A plastic bag levy is an effective and efficient means of reducing litter and a minor form of environmental pollution. They've been tested overseas, and proven to be remarkably effective. But for some reason, the Ministry for the Environment hates the idea:
Local councils support it, retailers support it and the Green Party simply will not stop talking about it.
Yet a plastic bag levy does not appear to be on the National Government's radar, after the Ministry for the Environment advised against the scheme.
"1.6 billion plastic bags are used in New Zealand every year, and many of them end up in our oceans."
Roche travelled the length of the country campaigning for a phase-out scheme last year, with support from conservation advocacy group Our Seas Our Future.
"The Ministry's argument was that New Zealand is a small country and we don't contribute a lot to the marine waste, so why should we do anything."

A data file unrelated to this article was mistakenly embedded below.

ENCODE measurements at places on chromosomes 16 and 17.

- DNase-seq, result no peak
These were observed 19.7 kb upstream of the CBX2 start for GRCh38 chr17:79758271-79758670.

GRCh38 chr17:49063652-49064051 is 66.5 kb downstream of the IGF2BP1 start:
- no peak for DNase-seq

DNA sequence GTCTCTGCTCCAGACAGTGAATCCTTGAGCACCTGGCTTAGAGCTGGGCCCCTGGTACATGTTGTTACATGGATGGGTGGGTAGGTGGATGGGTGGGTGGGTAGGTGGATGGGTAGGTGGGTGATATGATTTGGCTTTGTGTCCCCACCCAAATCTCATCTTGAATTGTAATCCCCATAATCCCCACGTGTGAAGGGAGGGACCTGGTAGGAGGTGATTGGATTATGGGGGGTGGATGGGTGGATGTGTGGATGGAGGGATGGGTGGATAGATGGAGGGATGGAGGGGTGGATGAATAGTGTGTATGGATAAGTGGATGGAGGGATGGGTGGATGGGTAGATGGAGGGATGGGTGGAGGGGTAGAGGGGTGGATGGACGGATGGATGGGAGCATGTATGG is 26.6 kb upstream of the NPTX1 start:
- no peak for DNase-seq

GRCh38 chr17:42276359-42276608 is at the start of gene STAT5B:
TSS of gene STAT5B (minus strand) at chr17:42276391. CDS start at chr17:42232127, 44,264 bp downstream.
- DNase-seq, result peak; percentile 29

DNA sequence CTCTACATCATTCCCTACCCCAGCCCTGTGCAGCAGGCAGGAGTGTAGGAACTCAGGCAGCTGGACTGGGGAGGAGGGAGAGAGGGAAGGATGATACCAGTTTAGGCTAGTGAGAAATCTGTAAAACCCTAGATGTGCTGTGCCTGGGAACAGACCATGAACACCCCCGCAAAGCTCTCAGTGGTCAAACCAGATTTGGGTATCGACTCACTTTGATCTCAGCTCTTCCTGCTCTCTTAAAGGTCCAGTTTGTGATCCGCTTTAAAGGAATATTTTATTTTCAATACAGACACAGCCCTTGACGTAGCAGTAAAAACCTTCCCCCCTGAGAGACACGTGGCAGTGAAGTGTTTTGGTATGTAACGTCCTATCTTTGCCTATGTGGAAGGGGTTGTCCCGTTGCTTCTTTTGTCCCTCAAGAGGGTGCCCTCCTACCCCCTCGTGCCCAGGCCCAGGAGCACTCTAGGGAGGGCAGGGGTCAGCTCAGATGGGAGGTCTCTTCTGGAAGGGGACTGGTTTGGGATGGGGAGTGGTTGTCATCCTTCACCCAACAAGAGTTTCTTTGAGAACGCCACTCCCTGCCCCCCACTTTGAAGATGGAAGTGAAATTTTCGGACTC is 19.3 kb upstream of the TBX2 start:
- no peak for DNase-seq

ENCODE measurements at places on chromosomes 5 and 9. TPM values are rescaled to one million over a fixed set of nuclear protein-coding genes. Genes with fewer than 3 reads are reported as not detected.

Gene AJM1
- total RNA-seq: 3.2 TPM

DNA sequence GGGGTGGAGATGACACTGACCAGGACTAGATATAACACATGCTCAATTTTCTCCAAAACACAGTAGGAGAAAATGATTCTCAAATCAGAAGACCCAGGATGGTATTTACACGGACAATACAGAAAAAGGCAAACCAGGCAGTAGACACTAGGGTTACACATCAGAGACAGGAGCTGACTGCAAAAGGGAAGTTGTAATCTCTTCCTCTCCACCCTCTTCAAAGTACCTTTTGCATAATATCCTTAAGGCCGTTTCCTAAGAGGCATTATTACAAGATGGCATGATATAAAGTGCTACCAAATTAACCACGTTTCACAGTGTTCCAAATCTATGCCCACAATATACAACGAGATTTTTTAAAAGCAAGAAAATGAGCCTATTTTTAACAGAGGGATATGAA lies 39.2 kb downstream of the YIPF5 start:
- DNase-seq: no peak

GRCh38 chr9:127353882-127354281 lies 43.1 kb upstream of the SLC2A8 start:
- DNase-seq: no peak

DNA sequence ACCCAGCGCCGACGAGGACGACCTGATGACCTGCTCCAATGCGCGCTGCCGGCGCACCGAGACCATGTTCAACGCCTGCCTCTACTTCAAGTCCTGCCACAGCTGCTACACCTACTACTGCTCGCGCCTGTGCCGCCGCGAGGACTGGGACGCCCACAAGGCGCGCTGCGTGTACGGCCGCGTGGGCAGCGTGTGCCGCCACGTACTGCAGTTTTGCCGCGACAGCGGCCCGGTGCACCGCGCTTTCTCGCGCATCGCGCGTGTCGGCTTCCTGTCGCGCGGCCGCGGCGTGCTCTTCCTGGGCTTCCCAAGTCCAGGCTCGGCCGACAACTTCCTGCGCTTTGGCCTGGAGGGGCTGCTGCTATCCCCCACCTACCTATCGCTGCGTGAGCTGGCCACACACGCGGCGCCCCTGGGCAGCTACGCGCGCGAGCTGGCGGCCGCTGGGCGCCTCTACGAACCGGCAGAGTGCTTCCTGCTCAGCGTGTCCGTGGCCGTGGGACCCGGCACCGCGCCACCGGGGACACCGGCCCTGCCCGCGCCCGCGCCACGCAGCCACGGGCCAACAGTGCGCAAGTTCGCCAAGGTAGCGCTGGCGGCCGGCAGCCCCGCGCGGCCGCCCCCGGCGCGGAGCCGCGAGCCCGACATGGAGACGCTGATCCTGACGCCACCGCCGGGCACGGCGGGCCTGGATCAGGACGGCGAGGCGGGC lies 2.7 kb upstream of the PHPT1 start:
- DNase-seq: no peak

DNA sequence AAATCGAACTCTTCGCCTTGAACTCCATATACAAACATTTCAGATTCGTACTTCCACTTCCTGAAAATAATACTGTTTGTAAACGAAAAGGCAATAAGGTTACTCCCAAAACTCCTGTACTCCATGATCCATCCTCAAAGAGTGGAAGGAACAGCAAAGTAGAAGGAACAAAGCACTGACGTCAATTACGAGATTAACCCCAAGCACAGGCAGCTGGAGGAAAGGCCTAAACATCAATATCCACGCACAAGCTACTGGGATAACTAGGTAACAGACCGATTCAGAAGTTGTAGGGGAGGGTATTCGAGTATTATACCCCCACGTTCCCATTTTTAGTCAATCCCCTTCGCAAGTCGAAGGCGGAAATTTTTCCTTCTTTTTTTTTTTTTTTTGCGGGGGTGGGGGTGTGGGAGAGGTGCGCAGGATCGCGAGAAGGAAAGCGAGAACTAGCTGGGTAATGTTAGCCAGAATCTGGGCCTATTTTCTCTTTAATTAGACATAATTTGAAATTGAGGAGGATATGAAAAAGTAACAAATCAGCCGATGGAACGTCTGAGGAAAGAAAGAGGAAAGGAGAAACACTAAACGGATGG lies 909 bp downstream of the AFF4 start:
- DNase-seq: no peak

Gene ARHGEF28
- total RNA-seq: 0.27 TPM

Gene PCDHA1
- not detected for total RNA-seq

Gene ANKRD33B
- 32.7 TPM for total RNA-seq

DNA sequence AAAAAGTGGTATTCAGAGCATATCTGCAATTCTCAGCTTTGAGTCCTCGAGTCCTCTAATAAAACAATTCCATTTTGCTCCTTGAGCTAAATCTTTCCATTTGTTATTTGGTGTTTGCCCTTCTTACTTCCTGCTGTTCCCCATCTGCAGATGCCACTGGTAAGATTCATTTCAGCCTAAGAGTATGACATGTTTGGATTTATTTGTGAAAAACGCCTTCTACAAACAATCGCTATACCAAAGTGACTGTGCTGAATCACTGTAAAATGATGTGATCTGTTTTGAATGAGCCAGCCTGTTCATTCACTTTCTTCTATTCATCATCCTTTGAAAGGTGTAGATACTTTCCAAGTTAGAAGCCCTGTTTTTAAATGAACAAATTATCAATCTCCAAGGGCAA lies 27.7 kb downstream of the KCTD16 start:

I get that we have bigger policy fish to dry - for example, clean water and climate change (which MfE are also failing woefully on). But that shouldn't preclude acting to solve this problem. And to approach it from the position that New Zealand is a small country and therefore it doesn't matter what we do is simply policy malpractice from MfE which calls their competence into question.
It also raises doubts about MfE's political neutrality. We know their Minister, Nick Smith, hates the idea (just like he hates clean rivers, normal temperatures, and unbuilt-on land) - but the ministry wasn't advising him, but a Parliamentary select committee. And when they're doing that, they need to keep in mind who they're ultimately working for: not the Minister, but the people of New Zealand.